The history of these places, although very recent, is extremely cool. Ransacking of the Jewish quarter by the Nazis, followed by four decades of Communist rule, had left Budapest with a large number of derelict and decaying buildings, in varying states of disrepair. During the early 2000s, with many city dwellers on the breadline, these derelict buildings became makeshift bars, a place where people with little money could congregate and enjoy cheap booze. Characterised by bare walls, graffiti, and mismatched furniture as they grabbed what they could, these ramshackle places quickly grew into social hubs and their numbers began to increase.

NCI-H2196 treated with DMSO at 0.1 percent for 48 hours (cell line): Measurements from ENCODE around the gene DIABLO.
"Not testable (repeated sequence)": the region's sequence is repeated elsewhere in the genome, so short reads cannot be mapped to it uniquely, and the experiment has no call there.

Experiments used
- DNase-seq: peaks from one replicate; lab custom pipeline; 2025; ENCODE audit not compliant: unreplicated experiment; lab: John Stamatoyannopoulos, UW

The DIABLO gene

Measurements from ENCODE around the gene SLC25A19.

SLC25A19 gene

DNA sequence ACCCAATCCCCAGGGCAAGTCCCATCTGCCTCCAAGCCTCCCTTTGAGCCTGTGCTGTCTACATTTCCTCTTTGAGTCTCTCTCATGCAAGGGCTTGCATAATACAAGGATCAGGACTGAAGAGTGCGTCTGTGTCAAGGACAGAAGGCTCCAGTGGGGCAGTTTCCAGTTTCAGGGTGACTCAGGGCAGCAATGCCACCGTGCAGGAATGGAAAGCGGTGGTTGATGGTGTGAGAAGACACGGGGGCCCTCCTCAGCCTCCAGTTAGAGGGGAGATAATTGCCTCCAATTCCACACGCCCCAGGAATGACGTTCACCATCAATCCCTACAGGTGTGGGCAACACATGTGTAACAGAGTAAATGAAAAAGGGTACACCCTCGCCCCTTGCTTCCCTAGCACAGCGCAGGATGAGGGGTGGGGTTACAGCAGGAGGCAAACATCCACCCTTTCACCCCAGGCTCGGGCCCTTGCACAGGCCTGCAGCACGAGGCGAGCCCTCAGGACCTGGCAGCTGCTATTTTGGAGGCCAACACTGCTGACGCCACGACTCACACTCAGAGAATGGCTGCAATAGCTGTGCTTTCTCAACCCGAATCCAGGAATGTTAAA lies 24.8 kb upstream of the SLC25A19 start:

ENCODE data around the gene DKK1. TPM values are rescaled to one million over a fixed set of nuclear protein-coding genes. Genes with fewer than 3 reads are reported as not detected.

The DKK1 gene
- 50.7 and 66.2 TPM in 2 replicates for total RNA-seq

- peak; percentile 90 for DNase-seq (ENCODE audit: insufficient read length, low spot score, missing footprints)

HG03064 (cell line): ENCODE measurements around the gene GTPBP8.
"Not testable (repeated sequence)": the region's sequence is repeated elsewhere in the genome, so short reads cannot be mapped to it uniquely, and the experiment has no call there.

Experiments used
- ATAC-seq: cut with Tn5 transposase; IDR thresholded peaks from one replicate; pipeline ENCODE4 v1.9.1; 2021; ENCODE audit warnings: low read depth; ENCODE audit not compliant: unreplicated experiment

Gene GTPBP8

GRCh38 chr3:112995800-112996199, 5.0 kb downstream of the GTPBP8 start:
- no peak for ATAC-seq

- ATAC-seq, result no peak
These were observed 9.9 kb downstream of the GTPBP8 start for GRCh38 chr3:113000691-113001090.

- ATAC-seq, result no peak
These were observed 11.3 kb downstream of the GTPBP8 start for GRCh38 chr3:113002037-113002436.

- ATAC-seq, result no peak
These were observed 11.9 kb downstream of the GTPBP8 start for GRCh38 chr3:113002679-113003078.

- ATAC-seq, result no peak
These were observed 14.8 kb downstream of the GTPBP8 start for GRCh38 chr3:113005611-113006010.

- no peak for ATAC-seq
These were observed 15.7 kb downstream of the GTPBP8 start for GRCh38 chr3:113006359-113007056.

Ruin bars became a kind of genre of their own, and, twenty odd years on, have a place in Budapest’s culture. Some have grown into big rambling establishments, some are intentional copies of the originals, but the semi open air feel – tarpaulins instead of roofs, crumbling brick walls – of the ruin bars is all part of a great atmosphere.
Our first experience of Szimpla Kertmozi, the original ruin bar, and the rest of our first day, is now posted on the journal. Go to the Cities section of the main menu and select Budapest.